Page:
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Title: The ghost of the plantation : race, class, gender and popular culture in Venezuela
Author: Mosquera Muriel, Nadia
ISNI:       0000 0004 7967 3688
Awarding Body: University of Sussex
Current Institution: University of Sussex
Date of Award: 2019
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In the age of #BlackLivesMatter in the United States and Reaja ou Será Mortx (React or Die) in Brazil, black political mobilisations across the globe seek to confront racial injustice and structural discrimination against people of African descent or Afrodescendants. A recent wave of North American, European, and Latin American scholars has begun to look at Afro-Latin American social movements in more innovative ways. However, English-language scholarship on Afro-Latin America rarely explores Afrodescendants in Venezuela. This thesis helps fill this gap by providing an ethnographic account of what anti-racist black politics in Venezuela looks like in the post-Hugo Chávez era. Since the colonial era to the present day, race has always been assembled along class lines in Venezuela. Nonetheless, since the instigation of the anti-capitalist agenda known as "Socialism of the 21st century" by late President Chávez and current President Nicolás Maduro, political polarisation around race has increasingly surfaced in the country. Using the cases of Osma and Todasana -two villages which were former plantations and whose residents are the descendants of Africans who were subjected to slavery until 1854- this thesis illustrates how black activists and "culture-making" or cultural producers from these villages raise questions regarding race, class and gendered inequalities in Venezuela. I explore how activists in Osma and Todasana do this by showing how they problematise their identities using autochthonous resources in the local popular culture. Based on 13 months of fieldwork, this thesis draws on ethnographic methods, including interviews, life stories and participant observation with Afro-descendant activists, cultural producers and residents of these rural villages mostly inhabited by Afrodescendants. In doing so, this study explores what black politics looks like at the dawn of Venezuela's current economic crisis. This ethnography offers a portrait of the ambivalences, tensions, and contradictions through which black Venezuelan politics is articulated within an overtly socialist state. In this research, I shift the focus away from conventional practices of social movements such as mass protests, or civil disobedience to argue that popular culture is a battlefield for Afro-descendants in Venezuela. Exploring popular culture is significant because it broadens our understanding of what political mobilisation means and which resources Afro-Latin American movements draw on to achieve social justice while contesting complex ideologies of mestizaje (racial mixture), which simultaneously celebrates and masks racism. This study thus shows that anti-racist mobilisation by autochthonous popular culture is a system of political mobilisation within Afro-descendants' struggle for social change.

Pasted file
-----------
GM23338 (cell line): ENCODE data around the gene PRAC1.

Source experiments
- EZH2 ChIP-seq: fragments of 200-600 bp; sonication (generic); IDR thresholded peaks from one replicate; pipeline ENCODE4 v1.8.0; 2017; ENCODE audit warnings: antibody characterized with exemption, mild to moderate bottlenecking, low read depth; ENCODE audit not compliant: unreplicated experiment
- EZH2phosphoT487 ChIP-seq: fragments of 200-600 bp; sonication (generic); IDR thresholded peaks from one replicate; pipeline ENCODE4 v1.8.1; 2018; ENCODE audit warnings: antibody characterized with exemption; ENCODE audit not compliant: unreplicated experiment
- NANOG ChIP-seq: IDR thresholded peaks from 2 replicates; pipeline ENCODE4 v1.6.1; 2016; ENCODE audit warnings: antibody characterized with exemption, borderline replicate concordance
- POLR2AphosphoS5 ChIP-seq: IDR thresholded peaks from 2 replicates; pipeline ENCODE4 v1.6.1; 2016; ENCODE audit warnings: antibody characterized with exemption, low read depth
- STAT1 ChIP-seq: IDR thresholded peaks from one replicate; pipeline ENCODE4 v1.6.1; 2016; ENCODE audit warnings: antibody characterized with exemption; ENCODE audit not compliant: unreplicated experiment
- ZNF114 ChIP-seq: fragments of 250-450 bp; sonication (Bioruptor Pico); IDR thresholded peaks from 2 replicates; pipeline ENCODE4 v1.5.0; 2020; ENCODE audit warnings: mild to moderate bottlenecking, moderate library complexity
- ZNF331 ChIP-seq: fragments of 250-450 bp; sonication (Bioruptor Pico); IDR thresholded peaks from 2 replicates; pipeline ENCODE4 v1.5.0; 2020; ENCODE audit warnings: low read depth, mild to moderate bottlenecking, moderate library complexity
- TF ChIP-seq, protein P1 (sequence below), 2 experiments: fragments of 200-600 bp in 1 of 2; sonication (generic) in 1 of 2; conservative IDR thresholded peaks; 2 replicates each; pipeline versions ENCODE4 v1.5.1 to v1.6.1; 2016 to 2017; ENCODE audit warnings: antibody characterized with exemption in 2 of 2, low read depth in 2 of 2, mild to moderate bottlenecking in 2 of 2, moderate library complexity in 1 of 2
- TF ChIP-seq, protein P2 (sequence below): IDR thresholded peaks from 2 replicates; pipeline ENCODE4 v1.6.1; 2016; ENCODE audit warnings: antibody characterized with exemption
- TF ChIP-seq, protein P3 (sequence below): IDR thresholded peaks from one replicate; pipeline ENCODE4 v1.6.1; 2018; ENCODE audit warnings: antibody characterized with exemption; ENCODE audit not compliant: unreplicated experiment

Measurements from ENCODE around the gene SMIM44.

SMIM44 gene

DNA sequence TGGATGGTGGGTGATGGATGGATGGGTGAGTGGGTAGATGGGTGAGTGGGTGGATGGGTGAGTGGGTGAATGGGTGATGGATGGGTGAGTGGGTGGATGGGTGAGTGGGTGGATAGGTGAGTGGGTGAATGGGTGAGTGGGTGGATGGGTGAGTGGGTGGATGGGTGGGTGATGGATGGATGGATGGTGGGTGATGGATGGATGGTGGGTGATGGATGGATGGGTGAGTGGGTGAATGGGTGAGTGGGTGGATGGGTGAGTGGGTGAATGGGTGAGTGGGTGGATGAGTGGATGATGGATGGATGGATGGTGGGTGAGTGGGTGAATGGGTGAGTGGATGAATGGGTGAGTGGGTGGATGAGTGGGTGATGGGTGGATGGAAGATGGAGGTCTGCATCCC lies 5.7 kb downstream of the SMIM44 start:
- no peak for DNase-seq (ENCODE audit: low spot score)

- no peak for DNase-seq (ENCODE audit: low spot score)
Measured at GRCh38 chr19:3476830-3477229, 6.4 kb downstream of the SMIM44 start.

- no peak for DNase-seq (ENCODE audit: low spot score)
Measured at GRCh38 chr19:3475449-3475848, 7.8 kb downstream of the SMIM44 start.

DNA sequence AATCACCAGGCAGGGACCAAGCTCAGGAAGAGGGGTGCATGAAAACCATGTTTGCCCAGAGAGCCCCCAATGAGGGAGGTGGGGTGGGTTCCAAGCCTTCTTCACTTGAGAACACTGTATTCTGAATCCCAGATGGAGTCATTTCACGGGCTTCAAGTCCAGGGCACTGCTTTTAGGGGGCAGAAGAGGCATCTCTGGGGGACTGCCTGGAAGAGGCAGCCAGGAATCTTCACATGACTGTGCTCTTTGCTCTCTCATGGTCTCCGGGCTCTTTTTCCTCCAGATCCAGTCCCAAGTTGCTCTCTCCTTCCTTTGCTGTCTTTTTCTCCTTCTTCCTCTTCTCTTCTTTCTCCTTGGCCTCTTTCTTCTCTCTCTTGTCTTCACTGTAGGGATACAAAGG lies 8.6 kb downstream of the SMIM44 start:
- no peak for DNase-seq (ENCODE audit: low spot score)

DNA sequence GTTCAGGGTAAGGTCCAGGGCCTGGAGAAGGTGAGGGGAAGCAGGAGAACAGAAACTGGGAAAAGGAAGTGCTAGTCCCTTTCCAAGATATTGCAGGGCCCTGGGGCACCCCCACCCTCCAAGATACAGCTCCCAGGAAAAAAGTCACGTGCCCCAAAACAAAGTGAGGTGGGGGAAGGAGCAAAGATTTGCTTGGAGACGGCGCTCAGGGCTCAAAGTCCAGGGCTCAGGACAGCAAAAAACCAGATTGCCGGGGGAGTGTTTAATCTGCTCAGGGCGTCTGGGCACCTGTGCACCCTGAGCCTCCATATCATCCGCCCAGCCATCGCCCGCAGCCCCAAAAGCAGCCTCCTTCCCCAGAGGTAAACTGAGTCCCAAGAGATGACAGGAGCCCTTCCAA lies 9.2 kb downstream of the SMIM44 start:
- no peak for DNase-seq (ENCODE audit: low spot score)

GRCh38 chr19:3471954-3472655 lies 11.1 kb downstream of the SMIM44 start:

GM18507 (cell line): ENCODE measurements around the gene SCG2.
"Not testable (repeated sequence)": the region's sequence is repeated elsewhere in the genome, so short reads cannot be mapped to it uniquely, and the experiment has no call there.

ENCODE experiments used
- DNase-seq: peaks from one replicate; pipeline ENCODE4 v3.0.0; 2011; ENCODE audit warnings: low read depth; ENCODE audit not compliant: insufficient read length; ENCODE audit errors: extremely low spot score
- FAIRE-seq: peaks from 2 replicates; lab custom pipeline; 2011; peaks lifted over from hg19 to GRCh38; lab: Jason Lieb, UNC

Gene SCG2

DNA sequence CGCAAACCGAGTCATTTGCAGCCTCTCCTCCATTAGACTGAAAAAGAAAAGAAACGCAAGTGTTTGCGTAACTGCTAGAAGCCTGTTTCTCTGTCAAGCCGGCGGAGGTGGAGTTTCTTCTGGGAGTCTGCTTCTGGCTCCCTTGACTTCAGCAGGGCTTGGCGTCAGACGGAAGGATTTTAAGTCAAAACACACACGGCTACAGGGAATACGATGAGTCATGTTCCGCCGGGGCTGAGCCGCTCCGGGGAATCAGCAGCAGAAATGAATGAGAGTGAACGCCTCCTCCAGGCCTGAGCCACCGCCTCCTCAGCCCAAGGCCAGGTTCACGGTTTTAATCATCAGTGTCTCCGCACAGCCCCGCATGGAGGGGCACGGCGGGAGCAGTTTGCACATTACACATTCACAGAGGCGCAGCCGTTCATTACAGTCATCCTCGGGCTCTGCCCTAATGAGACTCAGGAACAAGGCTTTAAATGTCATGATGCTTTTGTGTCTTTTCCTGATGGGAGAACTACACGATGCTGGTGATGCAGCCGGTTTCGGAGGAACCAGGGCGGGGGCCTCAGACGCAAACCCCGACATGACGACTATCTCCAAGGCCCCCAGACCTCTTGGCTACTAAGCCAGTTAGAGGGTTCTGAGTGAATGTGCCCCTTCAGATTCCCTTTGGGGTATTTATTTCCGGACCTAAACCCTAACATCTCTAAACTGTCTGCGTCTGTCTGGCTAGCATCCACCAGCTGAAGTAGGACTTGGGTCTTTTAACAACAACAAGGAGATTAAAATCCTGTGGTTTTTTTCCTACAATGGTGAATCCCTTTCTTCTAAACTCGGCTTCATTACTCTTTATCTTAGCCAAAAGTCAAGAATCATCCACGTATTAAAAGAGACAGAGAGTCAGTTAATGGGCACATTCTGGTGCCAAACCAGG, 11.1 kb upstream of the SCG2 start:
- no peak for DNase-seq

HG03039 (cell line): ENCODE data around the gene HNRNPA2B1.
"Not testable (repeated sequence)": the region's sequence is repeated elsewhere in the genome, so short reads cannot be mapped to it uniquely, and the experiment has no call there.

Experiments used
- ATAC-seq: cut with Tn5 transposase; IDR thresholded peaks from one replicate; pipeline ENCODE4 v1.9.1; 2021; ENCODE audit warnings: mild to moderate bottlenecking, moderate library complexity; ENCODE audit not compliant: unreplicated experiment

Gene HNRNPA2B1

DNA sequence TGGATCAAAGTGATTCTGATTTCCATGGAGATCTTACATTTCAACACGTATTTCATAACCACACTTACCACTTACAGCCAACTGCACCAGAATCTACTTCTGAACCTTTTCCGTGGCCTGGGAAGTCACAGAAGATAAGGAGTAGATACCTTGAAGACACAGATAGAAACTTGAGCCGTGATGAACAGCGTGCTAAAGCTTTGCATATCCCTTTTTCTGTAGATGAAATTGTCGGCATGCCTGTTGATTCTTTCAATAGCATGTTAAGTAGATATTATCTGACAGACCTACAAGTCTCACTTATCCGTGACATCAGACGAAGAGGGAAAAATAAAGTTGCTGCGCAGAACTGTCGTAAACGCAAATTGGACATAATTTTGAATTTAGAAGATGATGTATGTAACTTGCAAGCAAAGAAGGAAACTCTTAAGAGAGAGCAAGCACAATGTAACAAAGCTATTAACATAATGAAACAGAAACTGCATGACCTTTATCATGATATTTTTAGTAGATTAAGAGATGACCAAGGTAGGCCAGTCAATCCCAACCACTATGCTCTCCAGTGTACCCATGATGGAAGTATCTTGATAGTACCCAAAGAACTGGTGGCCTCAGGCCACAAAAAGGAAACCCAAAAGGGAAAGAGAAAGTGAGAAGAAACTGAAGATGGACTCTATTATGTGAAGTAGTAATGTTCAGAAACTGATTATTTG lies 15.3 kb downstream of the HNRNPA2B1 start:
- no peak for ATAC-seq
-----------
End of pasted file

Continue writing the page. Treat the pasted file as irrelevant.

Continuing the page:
Supervisor: Not available Sponsor: Not available
Qualification Name: Thesis (Ph.D.) Qualification Level: Doctoral
EThOS ID:  DOI: Not available
Keywords: F2301 Venezuela ; HN0361 Venezuela ; HT Communities. Classes. Races